A federal appellate court has unanimously upheld an Alabama law prohibiting physicians from performing transgender medical interventions on children.
Alabama’s Senate Bill 184 (SB 184) – aptly named the Vulnerable Child Compassion and Protection Act – makes it a felony to prescribe or administer puberty blockers and opposite-sex hormones to children and to perform “sex-change” surgeries upon them “for the purpose of attempting to alter the appearance of or affirm the minor’s perception of his or her gender or sex, if that appearance or perception is inconsistent with the minor’s sex” (Section 4(a)(1)–(3)).
The legislation was implemented a month after Alabama Gov. Kay Ivey signed SB 184 into law on April 8, 2022.
Within days, radical left groups like the Southern Poverty Law Center, the Human Rights Campaign Foundation and GLBTQ Legal Advocates & Defenders challenged the law in court.
The law went into effect on May 8, 2022 and made Alabama the first state in the Union to successfully protect children from harmful and experimental transgender medical interventions.
But on May 13, 2022, U.S. District Judge Liles Burke issued a preliminary injunction against the law. However, the district judge kept the law’s prohibition on “sex-change” surgeries for minors in place.
Now, a three-judge panel on the United States Court of Appeals for the Eleventh Circuit lifted the lower court’s injunction on August 21, 2023.
Judge Barbara Lagoa authored the 11th Circuit’s opinion; she was joined by Judges Andrew Brasher and Judge J.P. Boulee, all appointees of former President Donald Trump. Judge Brasher also wrote a separate concurring opinion.
Judge Lagoa wrote that the district court “abused its discretion in issuing [the] preliminary injunction,” adding:
The plaintiffs have not presented any authority that supports the existence of a constitutional right to “treat [one’s] children with transitioning medications subject to medically accepted standards.”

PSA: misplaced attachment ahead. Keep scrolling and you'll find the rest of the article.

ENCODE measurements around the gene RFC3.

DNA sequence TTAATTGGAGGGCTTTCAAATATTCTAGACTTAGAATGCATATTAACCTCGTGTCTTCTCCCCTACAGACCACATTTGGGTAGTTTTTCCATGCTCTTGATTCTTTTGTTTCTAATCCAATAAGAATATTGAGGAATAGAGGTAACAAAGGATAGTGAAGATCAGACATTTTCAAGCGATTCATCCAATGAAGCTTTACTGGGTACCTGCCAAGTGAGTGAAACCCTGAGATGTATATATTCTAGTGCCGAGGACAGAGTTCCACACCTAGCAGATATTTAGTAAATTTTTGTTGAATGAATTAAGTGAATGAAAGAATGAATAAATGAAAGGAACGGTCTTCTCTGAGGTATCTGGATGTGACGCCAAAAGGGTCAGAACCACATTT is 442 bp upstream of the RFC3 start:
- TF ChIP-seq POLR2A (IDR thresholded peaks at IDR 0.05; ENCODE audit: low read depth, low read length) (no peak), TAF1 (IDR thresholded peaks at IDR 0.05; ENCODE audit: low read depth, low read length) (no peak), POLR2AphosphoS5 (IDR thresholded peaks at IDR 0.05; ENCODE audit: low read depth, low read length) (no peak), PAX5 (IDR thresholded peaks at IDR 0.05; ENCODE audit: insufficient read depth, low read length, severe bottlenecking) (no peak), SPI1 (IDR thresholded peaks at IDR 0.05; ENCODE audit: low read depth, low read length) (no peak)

Judge Lagoa concluded that judges must not violate the government’s separation of powers, emphasizing:
This case revolves around an issue that is surely of the utmost importance to all of the parties involved: the safety and wellbeing of the children of Alabama. But it is complicated by the fact that there is a strong disagreement between the parties over what is best for those children.
Absent a constitutional mandate to the contrary, these types of issues are quintessentially the sort that our system of government reserves to legislative, not judicial, action.
Well said, judge!
In a statement after the ruling, Alabama Attorney General Steve Marshall called the ruling a “significant victory for our country, for children, and for common sense,” adding:
The State has the authority to safeguard the physical and psychological wellbeing of minors, even if the United States Attorney general and radical interest groups disapprove.
Alliance Defending Freedom Senior Vice President of Strategic Initiatives Ryan Bangert also applauded the ruling. “Alabama is right to protect minors from harmful, irreversible, and experimental medical procedures that can permanently alter children’s bodies without any proven long-term benefit,” said Bangert, adding:
Activist groups and professionals with large financial interests continue to push harmful puberty-blockers, potentially sterilizing cross-sex hormones, and irreversible surgeries upon children too young to understand the long-term implications for their lives.
The 11th Circuit rightly agreed that Alabama is free to implement laws that protect vulnerable children and give them time to flourish.
The 11th Circuit’s decision is a great victory for children. All children deserve to be protected from transgender medical interventions, and we should never stop pressing forward until they do.
In a contrary ruling issued in Georgia on the same day as the 11th Circuit’s ruling, U.S. District Judge Sarah Geraghty blocked the state from enforcing its law prohibiting physicians from prescribing puberty blockers and opposite-sex hormones to children.
It is likely an appeal of that ruling will be sought; any appeal will go to the 11th Circuit, which hears appeals cases from Florida, Georgia and Alabama.
It is likely the U.S. Supreme Court will eventually be asked to decide the constitutionality of state laws protecting minors from transgender medical interventions. Whether such a request will come from these cases involving Alabama and Georgia remains to be seen.
The Daily Citizen will keep you updated with any important developments in these cases.
The Alabama case is Eknes-Tucker v. Governor of the State of Alabama.
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